Do SHGs improve women's voice in village meetings?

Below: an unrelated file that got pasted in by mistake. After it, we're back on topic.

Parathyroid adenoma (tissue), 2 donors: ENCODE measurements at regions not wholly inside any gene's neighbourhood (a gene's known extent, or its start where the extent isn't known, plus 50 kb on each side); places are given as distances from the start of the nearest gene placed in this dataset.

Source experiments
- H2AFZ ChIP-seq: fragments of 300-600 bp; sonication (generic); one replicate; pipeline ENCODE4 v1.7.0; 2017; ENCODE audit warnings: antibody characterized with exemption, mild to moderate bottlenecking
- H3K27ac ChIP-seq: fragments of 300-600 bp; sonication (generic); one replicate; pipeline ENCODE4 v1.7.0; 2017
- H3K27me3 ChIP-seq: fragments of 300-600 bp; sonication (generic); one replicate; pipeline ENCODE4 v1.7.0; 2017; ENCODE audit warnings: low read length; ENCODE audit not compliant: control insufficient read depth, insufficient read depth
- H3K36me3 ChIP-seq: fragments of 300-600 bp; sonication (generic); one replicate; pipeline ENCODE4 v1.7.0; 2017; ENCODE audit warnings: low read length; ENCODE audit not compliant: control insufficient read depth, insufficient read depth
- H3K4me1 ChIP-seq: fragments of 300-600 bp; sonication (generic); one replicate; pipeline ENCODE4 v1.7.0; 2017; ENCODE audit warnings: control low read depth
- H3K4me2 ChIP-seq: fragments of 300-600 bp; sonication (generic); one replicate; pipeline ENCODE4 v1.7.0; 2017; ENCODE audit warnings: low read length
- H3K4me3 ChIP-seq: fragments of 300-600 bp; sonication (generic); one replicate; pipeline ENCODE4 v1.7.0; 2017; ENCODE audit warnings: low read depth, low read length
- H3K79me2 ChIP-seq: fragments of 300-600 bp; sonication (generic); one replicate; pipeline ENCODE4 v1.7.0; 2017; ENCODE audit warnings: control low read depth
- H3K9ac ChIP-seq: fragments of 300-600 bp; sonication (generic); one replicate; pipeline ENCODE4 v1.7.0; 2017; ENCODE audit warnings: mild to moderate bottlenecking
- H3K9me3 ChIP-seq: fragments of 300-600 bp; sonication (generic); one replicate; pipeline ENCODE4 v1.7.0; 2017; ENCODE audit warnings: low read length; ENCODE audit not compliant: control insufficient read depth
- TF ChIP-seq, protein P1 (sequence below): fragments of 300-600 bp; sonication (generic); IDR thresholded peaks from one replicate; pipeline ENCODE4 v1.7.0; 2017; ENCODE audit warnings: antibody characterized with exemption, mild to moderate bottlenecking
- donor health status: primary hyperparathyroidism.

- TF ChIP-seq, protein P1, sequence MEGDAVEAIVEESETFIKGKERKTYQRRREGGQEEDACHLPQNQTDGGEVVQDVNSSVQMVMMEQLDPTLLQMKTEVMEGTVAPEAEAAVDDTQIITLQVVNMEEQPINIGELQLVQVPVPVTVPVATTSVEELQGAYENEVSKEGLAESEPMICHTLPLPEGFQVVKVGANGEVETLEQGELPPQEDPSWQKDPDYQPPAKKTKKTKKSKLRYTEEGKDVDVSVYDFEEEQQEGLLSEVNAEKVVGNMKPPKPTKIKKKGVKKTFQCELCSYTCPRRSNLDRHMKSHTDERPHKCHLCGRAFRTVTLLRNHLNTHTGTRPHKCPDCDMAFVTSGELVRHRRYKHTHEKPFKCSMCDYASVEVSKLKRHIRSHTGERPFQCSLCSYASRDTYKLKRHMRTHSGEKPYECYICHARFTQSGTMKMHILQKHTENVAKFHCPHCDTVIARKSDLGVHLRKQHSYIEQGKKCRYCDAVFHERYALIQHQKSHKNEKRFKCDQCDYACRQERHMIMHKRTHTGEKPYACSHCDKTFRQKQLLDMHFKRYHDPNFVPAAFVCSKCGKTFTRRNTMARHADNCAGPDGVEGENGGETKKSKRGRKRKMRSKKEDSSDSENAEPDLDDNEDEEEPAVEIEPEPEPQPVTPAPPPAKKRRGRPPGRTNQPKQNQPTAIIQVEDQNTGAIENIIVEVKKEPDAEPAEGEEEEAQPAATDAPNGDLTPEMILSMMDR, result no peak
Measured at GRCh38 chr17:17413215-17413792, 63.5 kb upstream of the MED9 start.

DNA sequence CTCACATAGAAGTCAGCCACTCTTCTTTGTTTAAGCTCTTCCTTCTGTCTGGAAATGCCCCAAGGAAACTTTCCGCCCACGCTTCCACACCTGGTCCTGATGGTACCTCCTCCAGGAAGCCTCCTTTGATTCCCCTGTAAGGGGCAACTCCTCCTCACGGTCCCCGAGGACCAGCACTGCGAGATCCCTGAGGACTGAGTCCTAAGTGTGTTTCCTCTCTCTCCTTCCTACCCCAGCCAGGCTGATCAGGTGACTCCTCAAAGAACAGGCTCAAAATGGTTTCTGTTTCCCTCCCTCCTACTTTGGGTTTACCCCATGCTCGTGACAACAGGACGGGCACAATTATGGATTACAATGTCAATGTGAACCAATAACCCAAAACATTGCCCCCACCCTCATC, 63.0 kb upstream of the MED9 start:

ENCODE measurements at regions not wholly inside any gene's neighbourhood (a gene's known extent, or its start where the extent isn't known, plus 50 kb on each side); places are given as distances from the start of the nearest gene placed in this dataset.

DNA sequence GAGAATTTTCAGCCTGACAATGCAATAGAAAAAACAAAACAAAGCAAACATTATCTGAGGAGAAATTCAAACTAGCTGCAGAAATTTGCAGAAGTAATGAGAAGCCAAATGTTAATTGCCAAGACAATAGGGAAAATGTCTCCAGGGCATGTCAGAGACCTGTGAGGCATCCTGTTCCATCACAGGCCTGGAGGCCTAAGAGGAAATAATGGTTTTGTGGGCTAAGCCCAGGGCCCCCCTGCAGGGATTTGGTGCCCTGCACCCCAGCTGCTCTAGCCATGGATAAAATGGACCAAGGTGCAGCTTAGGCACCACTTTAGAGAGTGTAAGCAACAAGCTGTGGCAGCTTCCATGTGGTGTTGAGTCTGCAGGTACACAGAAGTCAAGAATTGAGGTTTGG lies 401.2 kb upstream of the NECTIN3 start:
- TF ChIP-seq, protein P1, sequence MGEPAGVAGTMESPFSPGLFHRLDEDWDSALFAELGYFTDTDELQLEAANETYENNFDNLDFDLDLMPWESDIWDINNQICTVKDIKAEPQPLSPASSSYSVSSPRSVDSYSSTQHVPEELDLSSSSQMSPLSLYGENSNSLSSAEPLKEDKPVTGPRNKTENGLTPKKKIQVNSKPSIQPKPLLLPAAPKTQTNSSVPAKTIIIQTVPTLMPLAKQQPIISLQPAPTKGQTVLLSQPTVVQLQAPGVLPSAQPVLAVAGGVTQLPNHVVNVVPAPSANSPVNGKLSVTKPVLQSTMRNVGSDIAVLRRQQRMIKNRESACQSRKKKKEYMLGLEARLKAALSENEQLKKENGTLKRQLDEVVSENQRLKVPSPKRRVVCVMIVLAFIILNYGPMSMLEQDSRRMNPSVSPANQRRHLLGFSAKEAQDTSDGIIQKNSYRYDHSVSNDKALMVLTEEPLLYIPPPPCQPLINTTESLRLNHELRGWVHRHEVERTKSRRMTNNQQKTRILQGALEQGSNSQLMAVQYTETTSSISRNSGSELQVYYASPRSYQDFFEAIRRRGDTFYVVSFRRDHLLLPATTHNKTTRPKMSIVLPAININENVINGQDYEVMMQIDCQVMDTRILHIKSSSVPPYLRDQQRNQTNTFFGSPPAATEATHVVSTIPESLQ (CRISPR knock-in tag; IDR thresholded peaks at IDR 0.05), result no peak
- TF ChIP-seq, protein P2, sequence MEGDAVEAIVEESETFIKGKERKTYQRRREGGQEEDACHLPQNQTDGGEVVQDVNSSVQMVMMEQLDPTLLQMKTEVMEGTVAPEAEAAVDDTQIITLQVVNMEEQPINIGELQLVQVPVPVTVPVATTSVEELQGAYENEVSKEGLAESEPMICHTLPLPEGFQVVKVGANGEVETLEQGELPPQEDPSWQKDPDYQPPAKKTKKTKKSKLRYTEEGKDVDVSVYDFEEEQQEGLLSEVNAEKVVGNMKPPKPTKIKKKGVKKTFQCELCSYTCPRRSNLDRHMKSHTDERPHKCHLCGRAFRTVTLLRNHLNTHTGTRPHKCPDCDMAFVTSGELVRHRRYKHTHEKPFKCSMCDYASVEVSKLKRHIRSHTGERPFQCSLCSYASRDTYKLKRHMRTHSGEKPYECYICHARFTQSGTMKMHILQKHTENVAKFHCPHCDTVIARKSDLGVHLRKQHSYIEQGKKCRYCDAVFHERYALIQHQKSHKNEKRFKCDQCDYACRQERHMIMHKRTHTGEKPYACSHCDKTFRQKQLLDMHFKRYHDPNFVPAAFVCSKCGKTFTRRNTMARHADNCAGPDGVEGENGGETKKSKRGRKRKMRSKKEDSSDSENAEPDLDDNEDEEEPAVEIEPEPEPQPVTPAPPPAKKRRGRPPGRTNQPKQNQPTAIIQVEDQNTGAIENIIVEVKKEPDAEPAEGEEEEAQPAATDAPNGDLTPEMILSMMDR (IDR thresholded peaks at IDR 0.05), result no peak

Deliberative institutions have gained popularity in the developing world as a means by which to make governance more inclusive and responsive to local needs. However, a growing body of evidence suggests that persistent gender inequality may limit women’s ability to participate actively and influence outcomes in these forums. In response, policy makers have tried to induce women’s participation by leveraging the group-based format of self-help groups, which can build women’s social capital and develop their sense of political efficacy and identity. This paper evaluates the impact of one such intervention, known as the Pudhu Vaazhvu Project, on women’s civic participation in rural Tamil Nadu. Using text-as-data methods on a matched sample of transcripts from village assembly meetings, the analysis finds that the Pudhu Vaazhvu Project significantly increases women’s participation in the gram sabha along several dimensions —meeting attendance, propensity to speak, and the length of floor time they enjoy. Although women in the Pudhu Vaazhvu Project villages enjoy greater voice, the study finds no evidence that they are more likely than women in control villages to drive the broader conversational agenda or elicit a relevant response from government officials.